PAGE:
In all these memories, we didn’t talk about God. We didn’t talk about Jesus. We joked, we laughed, we shared stories, we urged each other forward, we taught. This is where God lives, too. In sunsets, and in meals. In food that we need to nourish our physical bodies as well as our souls. We need the hands that prepare it together. We need the conversation that happens around the table. We need the service that goes into the cooking and the clearing. This is love. This is God.

I haven’t seen any sunsets yet while I’ve been in the city, but it’s okay. I’ve seen God in many other places, many other gaps in “regular” life. God really is everywhere – in the farm lands, the mountains, the city. God is in all places as the light and the dark of the world mingle together to create something new, yet something as ancient as the universe – just like bread, just like sunsets, just like love.

“Where God Lives”
By Kellie Lisi

You know when you’re watching a sunset
That moment when the light is at its peak
Glorious waves of crimson spread wide across the great, long sky
The darkness in between the waves
That’s where God lives
Not quite light
Not quite dark
It’s both
And it’s for all the world
In between times at all times happening in every moment at this exact moment, simultaneously around the world, this huge sphere that must have felt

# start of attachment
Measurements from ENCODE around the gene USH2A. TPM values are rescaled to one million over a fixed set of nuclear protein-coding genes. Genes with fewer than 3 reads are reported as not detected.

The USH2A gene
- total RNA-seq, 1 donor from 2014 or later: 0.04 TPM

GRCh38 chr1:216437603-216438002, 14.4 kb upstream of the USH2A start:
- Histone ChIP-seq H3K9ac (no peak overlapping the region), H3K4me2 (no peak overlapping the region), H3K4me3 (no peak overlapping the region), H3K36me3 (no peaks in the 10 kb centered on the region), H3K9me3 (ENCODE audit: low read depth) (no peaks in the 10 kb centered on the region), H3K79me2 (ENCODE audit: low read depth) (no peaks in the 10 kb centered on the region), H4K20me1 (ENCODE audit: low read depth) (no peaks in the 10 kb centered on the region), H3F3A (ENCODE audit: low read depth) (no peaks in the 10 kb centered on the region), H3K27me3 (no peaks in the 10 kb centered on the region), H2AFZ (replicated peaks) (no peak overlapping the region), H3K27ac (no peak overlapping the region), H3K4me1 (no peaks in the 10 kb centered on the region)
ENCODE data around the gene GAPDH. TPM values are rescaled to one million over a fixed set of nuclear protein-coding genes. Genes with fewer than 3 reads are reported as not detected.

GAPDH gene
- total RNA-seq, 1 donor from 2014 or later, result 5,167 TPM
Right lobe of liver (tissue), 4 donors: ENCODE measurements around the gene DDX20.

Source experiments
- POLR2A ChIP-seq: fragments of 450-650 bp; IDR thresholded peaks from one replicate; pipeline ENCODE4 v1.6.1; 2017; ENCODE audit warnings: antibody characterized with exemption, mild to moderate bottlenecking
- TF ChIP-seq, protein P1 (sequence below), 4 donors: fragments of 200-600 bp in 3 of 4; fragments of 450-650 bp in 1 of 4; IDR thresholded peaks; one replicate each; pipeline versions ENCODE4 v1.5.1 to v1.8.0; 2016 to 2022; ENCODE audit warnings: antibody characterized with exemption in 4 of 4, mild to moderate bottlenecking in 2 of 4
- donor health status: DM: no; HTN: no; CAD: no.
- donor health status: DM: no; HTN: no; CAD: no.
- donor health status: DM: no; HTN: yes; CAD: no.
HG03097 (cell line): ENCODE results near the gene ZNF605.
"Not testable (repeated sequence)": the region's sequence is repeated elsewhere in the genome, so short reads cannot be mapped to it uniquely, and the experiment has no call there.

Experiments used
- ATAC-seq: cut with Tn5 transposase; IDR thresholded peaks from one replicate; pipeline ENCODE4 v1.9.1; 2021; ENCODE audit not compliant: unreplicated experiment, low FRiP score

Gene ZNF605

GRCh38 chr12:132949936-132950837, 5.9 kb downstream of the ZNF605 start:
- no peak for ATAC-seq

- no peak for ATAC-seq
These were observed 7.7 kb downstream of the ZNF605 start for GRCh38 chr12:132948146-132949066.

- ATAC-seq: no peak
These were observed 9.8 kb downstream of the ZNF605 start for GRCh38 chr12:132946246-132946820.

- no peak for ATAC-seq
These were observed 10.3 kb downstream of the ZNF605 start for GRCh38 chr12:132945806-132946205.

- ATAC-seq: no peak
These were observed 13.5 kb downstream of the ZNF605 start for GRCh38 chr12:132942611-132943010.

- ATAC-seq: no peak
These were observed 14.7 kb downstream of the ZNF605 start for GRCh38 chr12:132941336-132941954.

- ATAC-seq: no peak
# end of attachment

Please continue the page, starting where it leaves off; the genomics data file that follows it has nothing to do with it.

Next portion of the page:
So
Empty
So
Full
In the days
When the light and the dark mingled together in the sky
A sunset then, before they were separated
A sunset now.
Light and dark,
a glimpse of the beginning of the world
Each night.

You Gotta Do It Anyway

I was terrified when I decided I was ready to have a baby. For the years leading up to my pregnancy, I was convinced that I never wanted to be a mother. I didn’t want to deal with everything that surrounded motherhood, and I certainly didn’t want any children. And yet. My heart (HORMONES) started to shift and even though my brain was terrified and scared, a baby was all I wanted. In a matter of months, my desire to be a mother went, on a scale from 1-10, from being a 2 to being a 20. It took many months to get pregnant, and when I did it took several more months to tell anyone (sorry Mom and Dad), so great was my fear – about the viability, about my ability, about this crazy decision my damn hormones had forced upon me. That little baby turns four years old this week, and there are new terrors every day. Yet, I remain eternally grateful that my heart changed, that my brain shifted, that my body was ready.